I'll get to my trip to the countryside in a moment, but I have to tell you about a first for me in Mongolia. I had supper tonight (chicken and Greek salad - very tasty and no ill effects - very thankful) and on my way home I stopped to get some groceries. After picking up a few things, I was walking down the sidewalk looking for a place to cross the very, very busy road when I saw a group of three young guys heading towards me - they seemed somewhat unstable on their feet and a little happy. One of the guys approached me and I did not know what he was going to do. I know that alcohol and violence are a problem as well as pick-pocketing.
I was carrying a bag of groceries and this young man (he came to about my shoulders) leaned into my chest and gave me a subtle head butt. I didn't know what was going on. It didn't hurt at all but I did not know what he was going to do. My money was well protected but I know these guys can wrestle. However, he simply moved on down the street with his buddies - thankfully.
And now that I am safe in my 12th floor apartment and writing this, I wonder if instead of a moment of potential violence, he was simply trying to reach out and become my friend. I wonder? Maybe it was a cry for help? Seemed like a rather nice guy and maybe I mistook his rather aggressive stance - you know, judged him too early - for hostility when I should have been more open. Oh well, just thankful to be safe.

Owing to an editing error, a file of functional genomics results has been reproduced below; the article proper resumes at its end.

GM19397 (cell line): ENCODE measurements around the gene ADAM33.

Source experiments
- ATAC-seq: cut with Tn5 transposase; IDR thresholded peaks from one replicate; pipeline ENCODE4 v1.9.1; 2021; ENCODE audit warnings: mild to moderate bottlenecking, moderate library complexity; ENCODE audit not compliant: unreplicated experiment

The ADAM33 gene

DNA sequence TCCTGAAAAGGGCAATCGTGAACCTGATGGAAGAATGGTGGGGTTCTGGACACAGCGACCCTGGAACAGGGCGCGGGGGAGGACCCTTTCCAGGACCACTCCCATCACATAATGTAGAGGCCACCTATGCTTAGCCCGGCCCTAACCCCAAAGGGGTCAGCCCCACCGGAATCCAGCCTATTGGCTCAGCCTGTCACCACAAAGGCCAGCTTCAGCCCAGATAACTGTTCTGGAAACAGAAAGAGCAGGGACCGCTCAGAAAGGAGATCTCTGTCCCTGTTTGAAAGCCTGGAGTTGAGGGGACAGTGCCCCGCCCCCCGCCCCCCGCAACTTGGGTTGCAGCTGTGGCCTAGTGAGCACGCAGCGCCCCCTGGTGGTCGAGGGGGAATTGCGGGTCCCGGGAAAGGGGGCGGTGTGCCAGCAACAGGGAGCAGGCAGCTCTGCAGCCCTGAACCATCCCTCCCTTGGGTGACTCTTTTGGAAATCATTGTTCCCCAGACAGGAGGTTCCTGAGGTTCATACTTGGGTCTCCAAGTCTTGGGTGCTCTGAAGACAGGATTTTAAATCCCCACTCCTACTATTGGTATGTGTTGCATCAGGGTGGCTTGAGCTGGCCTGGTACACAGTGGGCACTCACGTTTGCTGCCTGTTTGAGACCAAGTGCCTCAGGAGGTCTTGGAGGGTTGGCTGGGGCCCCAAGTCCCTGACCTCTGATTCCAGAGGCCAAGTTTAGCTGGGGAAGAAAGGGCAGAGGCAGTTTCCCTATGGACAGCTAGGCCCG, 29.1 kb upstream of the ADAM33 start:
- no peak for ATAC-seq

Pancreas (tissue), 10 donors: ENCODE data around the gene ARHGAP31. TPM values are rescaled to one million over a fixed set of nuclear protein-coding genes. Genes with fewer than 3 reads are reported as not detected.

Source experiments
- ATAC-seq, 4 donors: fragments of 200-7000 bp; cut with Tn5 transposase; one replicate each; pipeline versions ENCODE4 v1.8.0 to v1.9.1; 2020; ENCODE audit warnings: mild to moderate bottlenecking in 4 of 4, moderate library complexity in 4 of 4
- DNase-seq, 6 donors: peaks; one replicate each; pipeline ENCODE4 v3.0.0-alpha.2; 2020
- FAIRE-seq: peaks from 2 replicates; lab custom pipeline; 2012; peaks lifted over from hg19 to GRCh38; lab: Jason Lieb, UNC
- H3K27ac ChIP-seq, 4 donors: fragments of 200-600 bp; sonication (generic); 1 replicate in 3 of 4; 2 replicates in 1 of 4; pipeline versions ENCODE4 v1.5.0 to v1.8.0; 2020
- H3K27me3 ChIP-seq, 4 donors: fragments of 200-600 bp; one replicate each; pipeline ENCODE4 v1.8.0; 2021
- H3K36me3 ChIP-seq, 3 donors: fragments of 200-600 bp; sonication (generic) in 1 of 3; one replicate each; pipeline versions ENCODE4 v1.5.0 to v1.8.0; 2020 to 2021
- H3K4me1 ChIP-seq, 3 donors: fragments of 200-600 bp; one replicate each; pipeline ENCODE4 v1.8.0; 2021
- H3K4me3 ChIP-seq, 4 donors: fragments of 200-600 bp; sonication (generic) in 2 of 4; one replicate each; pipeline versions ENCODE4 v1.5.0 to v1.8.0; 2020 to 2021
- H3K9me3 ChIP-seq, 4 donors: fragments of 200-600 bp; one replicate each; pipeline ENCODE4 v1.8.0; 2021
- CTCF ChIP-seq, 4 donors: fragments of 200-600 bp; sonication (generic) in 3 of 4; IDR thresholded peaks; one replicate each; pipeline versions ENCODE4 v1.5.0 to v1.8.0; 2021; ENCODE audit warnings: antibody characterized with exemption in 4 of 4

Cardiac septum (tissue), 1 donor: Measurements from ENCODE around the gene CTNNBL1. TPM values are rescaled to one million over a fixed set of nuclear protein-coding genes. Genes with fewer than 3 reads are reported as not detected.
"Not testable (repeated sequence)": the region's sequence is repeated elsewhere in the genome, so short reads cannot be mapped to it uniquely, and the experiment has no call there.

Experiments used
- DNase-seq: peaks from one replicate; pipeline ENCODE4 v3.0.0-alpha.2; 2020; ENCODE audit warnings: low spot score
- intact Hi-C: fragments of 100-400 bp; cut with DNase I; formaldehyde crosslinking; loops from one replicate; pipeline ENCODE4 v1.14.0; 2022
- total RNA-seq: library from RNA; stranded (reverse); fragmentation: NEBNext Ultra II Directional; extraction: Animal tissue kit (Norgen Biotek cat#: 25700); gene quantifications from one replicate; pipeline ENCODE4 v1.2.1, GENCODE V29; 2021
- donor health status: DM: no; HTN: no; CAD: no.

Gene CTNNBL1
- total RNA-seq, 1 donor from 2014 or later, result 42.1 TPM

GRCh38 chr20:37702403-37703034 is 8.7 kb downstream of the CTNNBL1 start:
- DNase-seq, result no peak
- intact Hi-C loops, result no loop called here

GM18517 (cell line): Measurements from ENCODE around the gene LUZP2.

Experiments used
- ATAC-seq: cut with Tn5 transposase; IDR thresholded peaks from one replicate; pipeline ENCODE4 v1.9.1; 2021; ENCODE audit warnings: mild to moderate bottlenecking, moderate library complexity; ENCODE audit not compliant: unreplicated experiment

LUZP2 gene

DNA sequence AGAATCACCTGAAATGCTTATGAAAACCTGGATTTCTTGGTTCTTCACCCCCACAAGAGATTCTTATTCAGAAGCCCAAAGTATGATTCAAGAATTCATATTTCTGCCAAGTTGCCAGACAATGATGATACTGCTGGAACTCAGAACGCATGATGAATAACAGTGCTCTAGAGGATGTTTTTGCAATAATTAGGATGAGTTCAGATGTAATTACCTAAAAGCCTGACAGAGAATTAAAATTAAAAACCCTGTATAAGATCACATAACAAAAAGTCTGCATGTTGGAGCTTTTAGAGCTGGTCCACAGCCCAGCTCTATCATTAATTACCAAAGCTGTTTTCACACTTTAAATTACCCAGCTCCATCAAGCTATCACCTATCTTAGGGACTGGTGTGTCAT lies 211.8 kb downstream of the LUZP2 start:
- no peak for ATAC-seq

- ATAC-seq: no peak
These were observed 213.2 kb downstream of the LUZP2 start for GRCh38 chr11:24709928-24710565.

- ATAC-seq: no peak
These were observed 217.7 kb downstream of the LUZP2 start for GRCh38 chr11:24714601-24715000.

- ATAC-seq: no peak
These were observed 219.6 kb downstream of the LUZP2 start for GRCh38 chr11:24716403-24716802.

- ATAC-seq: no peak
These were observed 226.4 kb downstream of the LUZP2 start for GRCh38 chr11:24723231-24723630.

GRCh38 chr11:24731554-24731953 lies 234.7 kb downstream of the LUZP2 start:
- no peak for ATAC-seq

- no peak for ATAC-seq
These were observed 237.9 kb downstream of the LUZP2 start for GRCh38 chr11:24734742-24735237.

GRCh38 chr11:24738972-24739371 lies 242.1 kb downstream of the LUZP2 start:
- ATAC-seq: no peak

Today I had the opportunity to go out into the country. The Mongolian countryside has a rugged, dry beauty with wide open plains surrounded by rolling, steep hills. The countryside is vast. After a 45 minute drive, we first arrived at a new statue of Chinggis Khan - gigantic Chinggis. Made of steel, this vast structure is like the America Statue of Liberty and the Canadian ... the Canadian ... oh well, I'll move on (boy, that was uncomfortable, eh?). It was quite magnificent. After stopping off the beaten path by a river and having a small fire with some snack food, we travelled to a 1500 year old monument to dead Turks (not Turkey but the ancient Turkish people). Cylinder stones planted in the ground many years ago still contain noticeable writing while a broken stone table 20 metres away lays crumbled. There are also stones "planted" every metre or so apart from one another in two lines that run 200 kilometres through the countryside in remembrance of all who died in their wars. 200 kilometres! It is said in those days war was so prevalent that 25% of men would die in battle. It was a real moment walking through history, remembering our fallen world and longing for Christ to return once again.
Tomorrow morning I will be preaching in a church of one of the students. Please pray that God's Spirit may lead and the Words of Life may penetrate the hearts of the hearers.